For Paul, the Christian’s ‘self’ relationship with the body is no longer direct but mediated. That is, I must view now view my relationship to my body through my relationship with Jesus. For Paul, ‘I’ have been redeemed by Christ, the old ‘self’ has died with Christ, has been raised to a new life in Christ, is animated by an ongoing faith in Christ, and now exists for the service of Christ. The Christian person (body and soul) is no longer governed by the old independent ‘I’, but is given over to the control of the new ‘I’, the one redeemed, transformed, governed, empowered, and indwelt by Christ. The old master of the independent self has been thrown out and a new divine self has moved in, the Lord Jesus Christ (present through the Holy Spirit).
Paul also applies this principle in other pastoral contexts. In doing so he gives us a deeper and richer insight into this new way of understanding the self. In one of those situations, he discusses the Christian self’s new relationship to the body with those struggling against a culture of sexual immorality…
The body is not meant for sexual immorality, but for the Lord, and the Lord for the body. And God raised the Lord and will also raise us up by his power. Do you not know that your bodies are members of Christ? Shall I then take the members of Christ and make them members of a prostitute? Never! Or do you not know that he who is joined to a prostitute becomes one body with her? For, as it is written, “The two will become one flesh.” But he who is joined to the Lord becomes one spirit with him. Flee from sexual immorality. Every other sin a person commits is outside the body, but the sexually immoral person sins against his own body. Or do you not know that your body is a temple of the Holy Spirit within you, whom you have from God? You are not your own, for you were bought with a price. So glorify God in your body. 1 Corinthians 6:13-20 ESV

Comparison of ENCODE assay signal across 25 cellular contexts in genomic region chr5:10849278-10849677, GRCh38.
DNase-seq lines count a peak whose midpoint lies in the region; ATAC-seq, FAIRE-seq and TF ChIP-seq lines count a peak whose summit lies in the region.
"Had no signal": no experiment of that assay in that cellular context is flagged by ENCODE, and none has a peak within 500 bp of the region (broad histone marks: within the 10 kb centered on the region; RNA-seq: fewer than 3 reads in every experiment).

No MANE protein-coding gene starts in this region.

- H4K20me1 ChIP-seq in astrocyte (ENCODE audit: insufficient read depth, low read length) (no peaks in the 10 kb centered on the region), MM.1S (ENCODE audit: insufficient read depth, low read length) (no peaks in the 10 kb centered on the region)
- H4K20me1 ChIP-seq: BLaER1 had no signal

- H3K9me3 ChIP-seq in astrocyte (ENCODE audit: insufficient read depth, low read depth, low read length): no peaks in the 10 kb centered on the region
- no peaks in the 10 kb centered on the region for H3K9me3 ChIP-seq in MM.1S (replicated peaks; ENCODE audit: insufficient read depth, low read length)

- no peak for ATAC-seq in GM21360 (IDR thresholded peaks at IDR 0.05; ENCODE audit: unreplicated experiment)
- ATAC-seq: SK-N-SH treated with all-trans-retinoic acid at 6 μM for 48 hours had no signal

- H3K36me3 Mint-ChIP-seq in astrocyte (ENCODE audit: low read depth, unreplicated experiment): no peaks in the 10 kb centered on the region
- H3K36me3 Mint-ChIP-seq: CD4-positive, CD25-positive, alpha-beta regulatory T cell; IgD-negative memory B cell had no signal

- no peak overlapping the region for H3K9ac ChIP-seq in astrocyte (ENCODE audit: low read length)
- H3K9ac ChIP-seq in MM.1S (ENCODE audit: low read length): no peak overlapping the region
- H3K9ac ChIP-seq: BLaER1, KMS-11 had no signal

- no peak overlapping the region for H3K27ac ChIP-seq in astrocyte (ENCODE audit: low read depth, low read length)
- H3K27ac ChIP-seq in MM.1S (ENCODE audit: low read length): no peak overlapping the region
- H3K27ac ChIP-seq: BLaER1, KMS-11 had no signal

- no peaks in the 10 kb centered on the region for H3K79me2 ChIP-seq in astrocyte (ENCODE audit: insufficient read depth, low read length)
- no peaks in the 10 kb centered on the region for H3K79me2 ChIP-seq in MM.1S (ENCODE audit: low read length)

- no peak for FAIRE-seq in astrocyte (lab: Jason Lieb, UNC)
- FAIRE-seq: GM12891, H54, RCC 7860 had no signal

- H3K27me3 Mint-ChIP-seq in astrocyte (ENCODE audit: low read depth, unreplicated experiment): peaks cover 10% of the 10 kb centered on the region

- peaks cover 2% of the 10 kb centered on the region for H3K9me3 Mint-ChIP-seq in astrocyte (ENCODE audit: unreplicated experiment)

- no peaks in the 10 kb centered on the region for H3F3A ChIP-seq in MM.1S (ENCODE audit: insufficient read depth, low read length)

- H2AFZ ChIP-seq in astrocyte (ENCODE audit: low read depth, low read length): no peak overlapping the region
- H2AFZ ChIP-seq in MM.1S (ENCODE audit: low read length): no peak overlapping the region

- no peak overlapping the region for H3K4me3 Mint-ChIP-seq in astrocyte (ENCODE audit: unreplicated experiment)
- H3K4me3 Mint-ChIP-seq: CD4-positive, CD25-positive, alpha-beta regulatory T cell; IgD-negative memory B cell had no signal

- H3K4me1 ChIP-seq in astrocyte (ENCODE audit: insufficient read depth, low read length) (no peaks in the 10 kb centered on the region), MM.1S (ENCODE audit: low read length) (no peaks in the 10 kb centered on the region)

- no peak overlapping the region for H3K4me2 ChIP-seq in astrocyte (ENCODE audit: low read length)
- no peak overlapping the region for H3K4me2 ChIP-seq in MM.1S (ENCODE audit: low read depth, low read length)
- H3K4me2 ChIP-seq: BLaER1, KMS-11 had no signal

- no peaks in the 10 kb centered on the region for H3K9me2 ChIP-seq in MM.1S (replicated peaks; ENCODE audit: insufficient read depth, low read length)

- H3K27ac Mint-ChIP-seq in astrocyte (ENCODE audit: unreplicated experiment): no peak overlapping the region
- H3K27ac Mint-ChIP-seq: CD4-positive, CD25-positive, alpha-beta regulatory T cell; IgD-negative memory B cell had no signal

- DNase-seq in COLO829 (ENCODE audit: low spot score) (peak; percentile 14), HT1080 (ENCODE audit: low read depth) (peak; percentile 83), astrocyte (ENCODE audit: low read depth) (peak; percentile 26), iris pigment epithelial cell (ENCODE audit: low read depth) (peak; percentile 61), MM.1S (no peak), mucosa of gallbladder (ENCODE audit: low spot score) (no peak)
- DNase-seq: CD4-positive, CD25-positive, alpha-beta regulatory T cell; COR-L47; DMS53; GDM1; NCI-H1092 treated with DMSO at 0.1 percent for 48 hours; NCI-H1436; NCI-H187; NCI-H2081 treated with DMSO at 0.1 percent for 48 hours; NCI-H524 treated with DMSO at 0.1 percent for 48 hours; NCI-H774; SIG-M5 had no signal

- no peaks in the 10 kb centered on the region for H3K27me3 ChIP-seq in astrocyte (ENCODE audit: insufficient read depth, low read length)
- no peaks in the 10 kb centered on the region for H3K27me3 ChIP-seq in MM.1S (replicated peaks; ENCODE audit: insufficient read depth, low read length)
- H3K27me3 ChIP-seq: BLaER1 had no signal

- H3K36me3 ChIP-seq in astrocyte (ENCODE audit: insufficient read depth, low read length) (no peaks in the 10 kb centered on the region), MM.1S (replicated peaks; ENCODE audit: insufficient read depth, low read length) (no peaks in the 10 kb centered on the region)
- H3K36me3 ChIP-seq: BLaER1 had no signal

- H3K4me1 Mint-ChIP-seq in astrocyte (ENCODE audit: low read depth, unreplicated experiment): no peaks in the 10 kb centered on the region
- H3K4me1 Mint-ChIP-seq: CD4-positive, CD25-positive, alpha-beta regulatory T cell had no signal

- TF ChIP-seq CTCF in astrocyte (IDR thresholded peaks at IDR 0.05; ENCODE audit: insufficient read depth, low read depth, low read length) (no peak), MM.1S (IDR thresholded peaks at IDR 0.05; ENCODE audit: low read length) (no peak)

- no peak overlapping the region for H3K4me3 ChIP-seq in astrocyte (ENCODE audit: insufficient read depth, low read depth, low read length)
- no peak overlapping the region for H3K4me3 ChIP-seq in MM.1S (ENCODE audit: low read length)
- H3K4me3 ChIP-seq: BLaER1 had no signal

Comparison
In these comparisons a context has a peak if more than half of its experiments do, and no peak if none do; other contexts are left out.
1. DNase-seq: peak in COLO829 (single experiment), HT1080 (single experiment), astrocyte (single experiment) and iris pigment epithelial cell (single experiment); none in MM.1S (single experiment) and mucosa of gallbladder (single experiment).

The apostle,then, is clearly outlining to the Corinthian believers, that the Christian body is ‘now’ meant for the Lord, and not to gratify the independent carnal desires. He states that our bodies, by virtue of our new relationship with Christ, are to be considered actual ‘member’s ( body parts) of Christ, which means it would be reprehensible to unite ‘them’ with another in sexual immorality ( adultery, fornication, homosexual practices etc.) Indeed, in emphasising his point, he employs the analogy of the temple, stating that the Christian’s body is to be considered sacred, the temple of the Holy Spirit; representing the dwelling place of God, this temple is a place in which no evil or sin should exist.
Perhaps, Paul’s closing sentence to the Corinthians offers the most powerful challenge of all. Through the subtle use of the metaphor of slave ownership, he boldly asserts, ‘You are not your own, for you were bought with a price. So glorify God in your body’. Those five powerful words: ‘You-are-not-your-own’, cannot be glossed over lightly. Because I (as body and soul) have been redeemed by the precious life of Jesus Christ, I am no longer to consider my body as my own possession to use however I see fit; I have a new owner, a new lord and master. Consequently, the body’s use is now conditioned by Christ’s lordship, and because my relationship to my own body is mediated through Christ, I cannot avoid dedicating myself to a lifestyle of moral purity and practical service to Him.
Of course, the idea of ‘You are not your own’ has wider applications.
For example, gluttony is a common sin that Christians ignore. Not only is this practice of excessive eating considered sinful on account of its inherent self-indulgence, but subsequent poor health and weight gain undermine the effectiveness of the body for God’s service. Another ‘body related’ sin, often ignored by contemporary Christians is personal vanity or self-idolatry. Uncritically embracing cultural norms around body image, many Christians unwittingly view the body as something to be worshipped: To be adorned with fine clothes or jewellery, to be pampered with special diets, or sculpted with obsessive exercise programs. In this instance, the body is no longer considered an instrument of holy service to give glory to God, but is transformed into an object of carnal worship, given to the glorification of the self!